South Asia and Beyond

Pak Blast, A U.S. Nuclear Sniffer Plane And A Pinch Of Salt

 Pak Blast, A U.S. Nuclear Sniffer Plane And A Pinch Of Salt


NEW DELHI: Speculation about a powerful explosion which rattled Dera Ghazi Khan in Pakistan’s Southern Punjab Province, the country’s largest nuclear centre, on October 6 was revived when a low-flying American ‘nuclear sniffer’ aircraft was tracked flying in the region last week. 

The loud blast at DG Khan was apparently heard in the nearby provinces of Balochistan and Khyber Pakhtunkhwa, more than 25 km away. 

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More than decade ago, in September 2012, Pakistani media reported that massive contingents of the Army and Punjab police were deployed to protect nuclear installations  in Dera Ghazi Khan (DG Khan) following “serious’ security threats from the homegrown Taliban”.

“DG Khan houses one of the largest nuclear facilities in the country, and has faced the first-ever serious security threat from the Tehreek-e-Taliban Pakistan (TTP),” a high ranking military officer serving at the installation told The Express Tribune, a Pakistani daily. 

“According to an official who works at the Pakistan Atomic Energy Commission, a key military and civilian fuel cycle site is located 40 kilometres from DG Khan. The site comprises uranium milling and mining operations, and a uranium hexaflouride conversion plant,” the Tribune report said. 

This time, the social media frenzy, particularly on X, formerly Twitter, fuelled further panic, with videos purportedly showing military convoys and emergency services rushing to the area. Internet services were apparently cut off in the area for a while.

By late afternoon, however, DG Khan Commissioner Nasir Mehmood released a statement and a video on social media saying “an explosion was heard in the city at noon,” but various security agencies and eyewitnesses had categorically refuted reports of a bomb blast or other incident. The noise was likely caused by the “breakage of sound barrier”, by a military aircraft, he said, adding that such incidents were “normal”.

The next day, the Hamas attack on Israel ruled the headlines, and DB Khan was all but forgotten.

Until reports citing Flight Radar24, a popular flight tracker that shows air traffic in real time, started surfacing on social media, noting that an WC-135R, a U.S. Air Force ‘nuclear sniffer’ aircraft with the callsign ATOM36, had travelled along the east coast of the subcontinent on October 10.

The plane, which had landed at the 60-acre Al Udeid U.S. Air Force base in Qatar days earlier from the UK, flew at a relatively low altitude, often descending to 7000 feet, and passed Karachi before turning south along the Indian coast and flying all the way to the Lakshadweep Islands before turning around and retracing the same route back to Qatar.


Keyboard warriors on X were quick to link the flight to the October 6 explosion at DB Khan. 

The Boeing WC-135R Constant Phoenix is an atmospheric collection aircraft which conducts air-sampling operations to support the Limited Nuclear Test Ban Treaty of 1963 which prohibits members from testing nuclear weapons in the atmosphere, outer space and underwater, but allowed underground tests as long as radioactive debris was not present outside the territorial limits of the country that conducted the test.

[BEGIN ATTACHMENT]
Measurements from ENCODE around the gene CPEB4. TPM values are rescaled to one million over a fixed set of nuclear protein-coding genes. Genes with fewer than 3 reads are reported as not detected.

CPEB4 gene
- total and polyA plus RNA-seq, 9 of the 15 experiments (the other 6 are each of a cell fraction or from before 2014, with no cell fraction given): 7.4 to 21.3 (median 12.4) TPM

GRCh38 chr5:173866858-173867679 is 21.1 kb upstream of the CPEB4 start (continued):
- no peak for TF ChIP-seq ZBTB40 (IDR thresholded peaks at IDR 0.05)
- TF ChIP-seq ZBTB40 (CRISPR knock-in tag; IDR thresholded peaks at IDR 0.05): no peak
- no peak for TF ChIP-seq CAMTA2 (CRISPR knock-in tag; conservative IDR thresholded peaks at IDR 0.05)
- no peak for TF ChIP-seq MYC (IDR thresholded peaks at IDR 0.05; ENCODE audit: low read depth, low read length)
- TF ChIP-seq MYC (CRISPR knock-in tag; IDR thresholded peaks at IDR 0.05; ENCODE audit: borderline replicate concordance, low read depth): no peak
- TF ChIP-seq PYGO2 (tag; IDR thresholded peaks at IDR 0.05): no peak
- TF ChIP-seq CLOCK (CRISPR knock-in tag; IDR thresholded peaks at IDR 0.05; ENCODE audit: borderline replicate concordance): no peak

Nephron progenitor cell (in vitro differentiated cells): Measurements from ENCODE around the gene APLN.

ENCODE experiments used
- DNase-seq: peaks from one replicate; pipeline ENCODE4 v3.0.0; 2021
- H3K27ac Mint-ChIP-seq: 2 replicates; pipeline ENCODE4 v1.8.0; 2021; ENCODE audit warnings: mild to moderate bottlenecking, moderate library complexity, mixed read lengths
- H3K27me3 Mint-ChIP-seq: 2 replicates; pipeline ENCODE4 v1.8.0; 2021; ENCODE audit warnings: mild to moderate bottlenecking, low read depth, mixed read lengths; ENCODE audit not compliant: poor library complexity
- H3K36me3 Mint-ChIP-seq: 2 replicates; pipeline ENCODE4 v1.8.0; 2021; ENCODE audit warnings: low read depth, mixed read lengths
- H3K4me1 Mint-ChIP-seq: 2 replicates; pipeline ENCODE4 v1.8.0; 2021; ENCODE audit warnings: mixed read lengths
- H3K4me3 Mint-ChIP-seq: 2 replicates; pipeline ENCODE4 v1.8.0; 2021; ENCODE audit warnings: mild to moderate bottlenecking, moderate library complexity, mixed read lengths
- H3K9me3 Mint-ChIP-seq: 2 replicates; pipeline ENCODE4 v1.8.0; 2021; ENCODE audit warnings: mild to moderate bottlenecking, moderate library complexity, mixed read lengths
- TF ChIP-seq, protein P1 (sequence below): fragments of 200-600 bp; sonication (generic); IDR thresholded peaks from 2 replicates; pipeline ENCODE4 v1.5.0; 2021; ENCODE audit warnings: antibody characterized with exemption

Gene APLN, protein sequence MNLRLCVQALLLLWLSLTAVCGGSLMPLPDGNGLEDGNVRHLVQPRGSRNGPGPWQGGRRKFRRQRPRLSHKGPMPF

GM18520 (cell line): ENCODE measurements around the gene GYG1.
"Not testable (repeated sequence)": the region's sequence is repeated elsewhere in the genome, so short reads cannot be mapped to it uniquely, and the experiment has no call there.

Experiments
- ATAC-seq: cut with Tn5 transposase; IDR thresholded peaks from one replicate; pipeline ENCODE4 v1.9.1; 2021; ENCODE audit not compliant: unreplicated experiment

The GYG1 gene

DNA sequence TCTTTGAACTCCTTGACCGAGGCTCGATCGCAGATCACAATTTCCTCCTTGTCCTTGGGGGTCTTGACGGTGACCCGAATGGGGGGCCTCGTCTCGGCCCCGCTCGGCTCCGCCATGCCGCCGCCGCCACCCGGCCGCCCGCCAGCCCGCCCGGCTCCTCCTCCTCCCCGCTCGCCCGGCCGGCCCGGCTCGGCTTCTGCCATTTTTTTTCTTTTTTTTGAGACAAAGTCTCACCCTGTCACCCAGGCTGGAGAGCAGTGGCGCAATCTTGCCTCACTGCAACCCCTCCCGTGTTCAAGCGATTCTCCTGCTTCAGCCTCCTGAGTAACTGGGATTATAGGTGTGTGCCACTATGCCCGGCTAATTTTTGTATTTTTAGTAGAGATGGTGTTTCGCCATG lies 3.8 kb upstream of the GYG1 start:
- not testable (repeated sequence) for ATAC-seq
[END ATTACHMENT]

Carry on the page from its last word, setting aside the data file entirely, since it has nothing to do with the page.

The WC-135W, which has a unique suite of cutting-edge equipment — including a Whole Air Collection System which collects airborne particulates onto filter paper so that they can be analysed later; a Directional Gamma Sensor System and a Radiation Monitoring and Analysis System (RMAS), played a major role in tracking radioactive debris from the Soviet Union’s Chernobyl nuclear plant disaster in April 1986. 

While the plane’s exact mission remains unknown, Indian aviation and nuclear experts pointed out that DB Khan was almost 678 km or 366 nautical miles from the Pakistani coastline. “Our nuclear plants at Kakrapar in Gujarat, Tarapur in Maharshtra, and Kaiga in Karnataka, for example, are much closer to the coast,” said a Chennai-based retired nuclear scientist.

“Besides, a nuclear incident, deliberate or accidental, is almost impossible to hide in today’s hyper-paranoid, always awake world,” he said. “One, apart from any such explosion immediately raising flags at seismic stations across the world, you cannot contain the spread and direction of the deadly radioactive fallout,” he noted, “And if indeed there was a nuclear incident in a heavily populated province like Punjab, by now the whole world would have known.”

Also, a USAF aircraft like that would certainly not fly so close to the Indian coastline without specific permission or at least knowledge of the Indian authorities, so the chances are that it was on a routine calibration mission before being deployed around Iran, “which the Americans believe can produce a nuclear weapon within a couple of weeks,” he said.

“So without absolutely credible, verified information, I for one would take such reports about a nuclear mishap in Pakistan with a pinch of salt,” he concluded. 


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